WHY BIDDING FIRMS DO NOT HIRE FINANCIAL ADVISORS IN MERGERS AND ACQUISITIONS

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Wallace N. Davidson III, Shenghui Tong, Richard Proctor

DOI:10.22495/cocv5i3c2p7

Abstract

In this paper, we examine why some bidders decide not to hire investment bank advisors in M&A transactions. We build a sample of 181 M&A transactions in which the acquiring firms do not hire investment bank advisors, and compare them with a control sample of 181 M&A transactions in which the acquiring firms hire investment bank advisors. We find that the transaction costs are the primary reason that investment banks are hired as advisors for bidders in M&A transactions. In addition, the information asymmetry and contracting costs are the other two reasons that bidders hire investment banks in M&A transactions.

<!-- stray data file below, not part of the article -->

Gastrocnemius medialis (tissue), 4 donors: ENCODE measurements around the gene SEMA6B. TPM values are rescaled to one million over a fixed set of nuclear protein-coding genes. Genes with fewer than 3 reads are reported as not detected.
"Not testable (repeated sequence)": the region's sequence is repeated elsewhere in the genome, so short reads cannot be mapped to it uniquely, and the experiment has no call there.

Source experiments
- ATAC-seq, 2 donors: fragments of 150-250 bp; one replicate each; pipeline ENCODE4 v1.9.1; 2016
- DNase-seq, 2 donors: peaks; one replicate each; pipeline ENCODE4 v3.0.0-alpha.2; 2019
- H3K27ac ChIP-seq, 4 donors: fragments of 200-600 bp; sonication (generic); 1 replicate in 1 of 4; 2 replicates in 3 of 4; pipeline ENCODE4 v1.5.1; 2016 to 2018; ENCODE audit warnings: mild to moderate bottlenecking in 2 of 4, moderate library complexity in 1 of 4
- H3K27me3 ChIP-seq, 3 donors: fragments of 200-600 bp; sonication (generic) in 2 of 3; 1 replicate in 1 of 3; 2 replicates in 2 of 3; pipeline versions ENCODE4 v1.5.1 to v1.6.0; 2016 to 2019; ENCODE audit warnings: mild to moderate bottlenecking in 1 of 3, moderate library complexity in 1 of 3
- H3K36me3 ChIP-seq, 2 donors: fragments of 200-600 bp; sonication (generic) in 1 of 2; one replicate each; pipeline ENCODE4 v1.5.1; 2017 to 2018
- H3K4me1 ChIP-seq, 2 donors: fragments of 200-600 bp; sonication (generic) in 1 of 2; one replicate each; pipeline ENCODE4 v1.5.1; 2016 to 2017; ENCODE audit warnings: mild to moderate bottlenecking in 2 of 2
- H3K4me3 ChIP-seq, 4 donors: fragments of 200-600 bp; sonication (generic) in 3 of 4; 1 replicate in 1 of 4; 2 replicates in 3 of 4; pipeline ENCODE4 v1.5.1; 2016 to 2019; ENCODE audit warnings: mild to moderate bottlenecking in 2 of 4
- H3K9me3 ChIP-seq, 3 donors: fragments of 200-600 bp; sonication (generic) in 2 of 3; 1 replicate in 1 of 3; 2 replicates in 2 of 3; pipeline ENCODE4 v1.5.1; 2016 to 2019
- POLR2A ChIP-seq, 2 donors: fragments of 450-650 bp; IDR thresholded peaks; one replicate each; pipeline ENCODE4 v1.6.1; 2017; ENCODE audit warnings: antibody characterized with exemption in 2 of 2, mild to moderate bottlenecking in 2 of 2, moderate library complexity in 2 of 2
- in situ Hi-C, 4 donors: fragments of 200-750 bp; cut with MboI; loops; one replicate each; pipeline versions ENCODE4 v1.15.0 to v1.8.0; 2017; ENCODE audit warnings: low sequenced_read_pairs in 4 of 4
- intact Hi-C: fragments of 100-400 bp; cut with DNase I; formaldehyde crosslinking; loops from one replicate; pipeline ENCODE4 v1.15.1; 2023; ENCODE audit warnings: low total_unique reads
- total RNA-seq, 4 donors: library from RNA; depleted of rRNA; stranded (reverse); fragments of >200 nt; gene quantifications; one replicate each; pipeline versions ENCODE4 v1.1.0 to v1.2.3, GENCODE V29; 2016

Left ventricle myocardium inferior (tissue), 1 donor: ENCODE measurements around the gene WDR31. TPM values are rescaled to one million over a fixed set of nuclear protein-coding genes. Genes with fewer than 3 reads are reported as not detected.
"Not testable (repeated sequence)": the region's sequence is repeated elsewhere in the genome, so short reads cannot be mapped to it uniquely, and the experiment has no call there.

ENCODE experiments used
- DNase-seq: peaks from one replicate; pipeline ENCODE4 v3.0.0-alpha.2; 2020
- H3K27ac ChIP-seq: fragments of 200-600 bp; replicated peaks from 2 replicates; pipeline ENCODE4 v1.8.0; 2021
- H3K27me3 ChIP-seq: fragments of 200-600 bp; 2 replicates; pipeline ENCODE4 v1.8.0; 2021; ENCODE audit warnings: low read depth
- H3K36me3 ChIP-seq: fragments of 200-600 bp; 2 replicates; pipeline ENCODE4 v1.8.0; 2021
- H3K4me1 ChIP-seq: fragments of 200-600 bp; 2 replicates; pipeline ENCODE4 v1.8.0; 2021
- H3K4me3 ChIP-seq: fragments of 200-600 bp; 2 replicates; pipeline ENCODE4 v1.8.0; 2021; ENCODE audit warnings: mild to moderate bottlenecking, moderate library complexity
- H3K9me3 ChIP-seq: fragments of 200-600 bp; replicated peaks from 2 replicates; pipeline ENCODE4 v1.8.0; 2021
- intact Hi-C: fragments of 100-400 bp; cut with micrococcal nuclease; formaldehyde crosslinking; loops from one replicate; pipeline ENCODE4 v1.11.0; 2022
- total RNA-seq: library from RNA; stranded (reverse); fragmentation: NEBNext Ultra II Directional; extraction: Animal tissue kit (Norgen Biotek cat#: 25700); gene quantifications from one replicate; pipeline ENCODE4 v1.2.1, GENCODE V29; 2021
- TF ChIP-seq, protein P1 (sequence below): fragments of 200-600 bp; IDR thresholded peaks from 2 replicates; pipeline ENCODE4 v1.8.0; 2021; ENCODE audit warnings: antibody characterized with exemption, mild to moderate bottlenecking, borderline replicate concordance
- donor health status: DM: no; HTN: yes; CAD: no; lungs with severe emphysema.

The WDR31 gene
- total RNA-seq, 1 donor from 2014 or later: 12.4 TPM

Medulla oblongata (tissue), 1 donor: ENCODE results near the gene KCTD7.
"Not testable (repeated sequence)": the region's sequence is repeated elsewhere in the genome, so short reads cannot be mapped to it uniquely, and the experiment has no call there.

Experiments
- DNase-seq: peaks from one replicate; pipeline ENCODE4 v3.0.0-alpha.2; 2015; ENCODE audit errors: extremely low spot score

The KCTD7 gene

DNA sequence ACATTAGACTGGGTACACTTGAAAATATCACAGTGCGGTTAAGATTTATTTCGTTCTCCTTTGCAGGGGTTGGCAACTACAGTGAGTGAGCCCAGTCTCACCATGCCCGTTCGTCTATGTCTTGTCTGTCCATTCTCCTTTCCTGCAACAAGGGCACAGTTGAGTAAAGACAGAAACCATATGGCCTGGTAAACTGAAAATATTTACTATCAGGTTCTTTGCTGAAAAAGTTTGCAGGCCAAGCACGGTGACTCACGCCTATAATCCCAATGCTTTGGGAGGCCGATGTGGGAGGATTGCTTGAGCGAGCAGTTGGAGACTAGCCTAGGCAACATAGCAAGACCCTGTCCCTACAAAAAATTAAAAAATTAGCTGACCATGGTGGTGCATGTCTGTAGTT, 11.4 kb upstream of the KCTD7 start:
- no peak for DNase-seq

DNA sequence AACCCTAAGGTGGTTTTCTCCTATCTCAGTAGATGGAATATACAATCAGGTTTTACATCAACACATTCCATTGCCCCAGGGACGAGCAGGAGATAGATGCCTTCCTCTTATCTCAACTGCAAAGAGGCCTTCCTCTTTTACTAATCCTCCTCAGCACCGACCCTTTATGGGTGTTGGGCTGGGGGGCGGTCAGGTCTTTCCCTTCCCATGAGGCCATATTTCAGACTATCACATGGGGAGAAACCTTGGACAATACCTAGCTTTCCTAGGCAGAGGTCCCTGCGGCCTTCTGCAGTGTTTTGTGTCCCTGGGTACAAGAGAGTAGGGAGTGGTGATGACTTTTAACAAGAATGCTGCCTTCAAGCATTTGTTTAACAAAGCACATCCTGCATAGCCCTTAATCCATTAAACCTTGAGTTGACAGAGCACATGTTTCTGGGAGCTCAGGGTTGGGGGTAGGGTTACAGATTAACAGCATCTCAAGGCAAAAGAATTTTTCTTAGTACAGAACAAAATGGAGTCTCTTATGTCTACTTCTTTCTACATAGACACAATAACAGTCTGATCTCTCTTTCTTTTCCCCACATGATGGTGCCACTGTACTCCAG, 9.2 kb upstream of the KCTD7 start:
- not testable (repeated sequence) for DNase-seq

Keywords: Mergers, Acquisitions, Investment Banks

How to cite this paper: Davidson III, W. N., Tong, S., & Proctor, R. (2008). Why bidding firms do not hire financial advisors in mergers and acquisitions. Corporate Ownership & Control, 5(3-2), 316-323. http://doi.org/10.22495/cocv5i3c2p7